You can always grow grass in smaller boxes and feed them with that as well. I have seen some neat ideas with chicken wire over the top so the grass grows up through it but they can't eat it down to the dirt. Do you plan on raising them from chicks or buying older ones? There is a fair amount of stress on the current ones and the new ones every time you add more to the flock. I noticed that if I added one or two that was worse than adding five or six. When they are in groups they stick together. Safety in numbers. LOL.

    Good luck, welcome and have fun. Oh and one thing I did which works well is I drilled two 5" holes in my poop boards, put pine shavings on the boards and then 5 gallon pails under the poop board holes that I rake everything into and carry it out.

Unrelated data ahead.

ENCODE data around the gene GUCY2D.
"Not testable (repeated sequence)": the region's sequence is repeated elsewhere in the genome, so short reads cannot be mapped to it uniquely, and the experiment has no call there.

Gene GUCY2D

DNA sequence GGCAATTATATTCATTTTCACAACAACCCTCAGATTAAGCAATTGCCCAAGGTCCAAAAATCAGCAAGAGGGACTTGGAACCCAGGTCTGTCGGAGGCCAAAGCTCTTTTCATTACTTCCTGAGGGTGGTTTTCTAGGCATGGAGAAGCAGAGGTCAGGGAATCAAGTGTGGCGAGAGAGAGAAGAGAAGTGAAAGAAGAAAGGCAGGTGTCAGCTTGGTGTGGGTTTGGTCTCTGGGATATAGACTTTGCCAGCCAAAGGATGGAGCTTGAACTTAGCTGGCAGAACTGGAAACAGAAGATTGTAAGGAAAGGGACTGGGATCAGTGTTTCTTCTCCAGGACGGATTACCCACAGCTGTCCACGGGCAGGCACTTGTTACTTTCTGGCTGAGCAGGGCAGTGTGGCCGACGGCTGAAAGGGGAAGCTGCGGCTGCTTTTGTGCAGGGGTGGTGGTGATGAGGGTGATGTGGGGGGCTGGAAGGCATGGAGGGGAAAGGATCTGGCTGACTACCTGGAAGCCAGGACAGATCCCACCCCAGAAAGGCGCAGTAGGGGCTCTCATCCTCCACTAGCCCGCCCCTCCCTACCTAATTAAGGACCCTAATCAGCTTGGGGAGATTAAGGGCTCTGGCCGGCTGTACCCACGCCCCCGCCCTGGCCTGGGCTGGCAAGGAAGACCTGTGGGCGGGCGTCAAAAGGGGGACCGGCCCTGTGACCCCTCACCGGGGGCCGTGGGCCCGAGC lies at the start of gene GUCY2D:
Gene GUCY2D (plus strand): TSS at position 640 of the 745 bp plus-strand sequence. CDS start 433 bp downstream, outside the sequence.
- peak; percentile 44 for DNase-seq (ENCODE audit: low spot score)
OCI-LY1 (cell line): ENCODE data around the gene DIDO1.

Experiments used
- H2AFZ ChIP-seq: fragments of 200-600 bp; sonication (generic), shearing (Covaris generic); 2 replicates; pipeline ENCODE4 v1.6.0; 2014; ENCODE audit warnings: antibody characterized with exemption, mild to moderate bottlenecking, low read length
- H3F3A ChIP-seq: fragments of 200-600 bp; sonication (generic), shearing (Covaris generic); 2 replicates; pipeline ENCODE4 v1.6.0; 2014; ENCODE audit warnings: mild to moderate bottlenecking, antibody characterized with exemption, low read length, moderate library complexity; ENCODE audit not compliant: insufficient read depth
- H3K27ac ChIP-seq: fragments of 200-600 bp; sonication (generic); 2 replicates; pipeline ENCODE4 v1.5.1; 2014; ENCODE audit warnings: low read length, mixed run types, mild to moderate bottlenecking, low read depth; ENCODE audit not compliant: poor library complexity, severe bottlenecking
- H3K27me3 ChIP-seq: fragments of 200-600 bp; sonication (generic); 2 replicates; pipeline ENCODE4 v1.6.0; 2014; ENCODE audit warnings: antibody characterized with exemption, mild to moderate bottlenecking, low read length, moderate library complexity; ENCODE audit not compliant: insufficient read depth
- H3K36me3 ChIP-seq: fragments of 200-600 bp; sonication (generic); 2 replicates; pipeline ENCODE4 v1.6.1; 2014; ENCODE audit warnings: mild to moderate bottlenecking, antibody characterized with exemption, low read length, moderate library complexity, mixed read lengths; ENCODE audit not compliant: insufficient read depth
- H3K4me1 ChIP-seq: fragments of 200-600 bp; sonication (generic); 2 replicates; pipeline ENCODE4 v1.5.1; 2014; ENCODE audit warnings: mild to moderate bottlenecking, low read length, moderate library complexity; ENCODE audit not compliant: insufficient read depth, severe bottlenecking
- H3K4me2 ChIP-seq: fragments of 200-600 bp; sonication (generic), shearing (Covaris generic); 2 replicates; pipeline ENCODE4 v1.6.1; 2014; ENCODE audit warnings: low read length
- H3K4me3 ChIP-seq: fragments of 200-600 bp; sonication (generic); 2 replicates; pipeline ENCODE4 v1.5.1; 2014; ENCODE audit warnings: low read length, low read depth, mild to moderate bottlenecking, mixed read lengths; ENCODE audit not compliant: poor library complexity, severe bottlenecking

3. Yay Chicks!

    Yay Chicks! Chillin' With My Peeps

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    Forest Grove, OR
    [​IMG] Glad you joined us!

    I'm very excited for you. [​IMG] Sounds like you are going to have a wonderful place. Having shade in the afternoon will likely work out very well. I have a couple of friends who have their chickens in their orchards and it seems to work out very well.

    I can't answer too many of your questions, as I can't have more than 4 birds so have never added to the flock, however, people do it both ways and you can find good advice for making it work, however you decide. One pro for adding over time is that you would have new layers as some get older and lay less.

    You will be able to post pictures here after about 10 posts.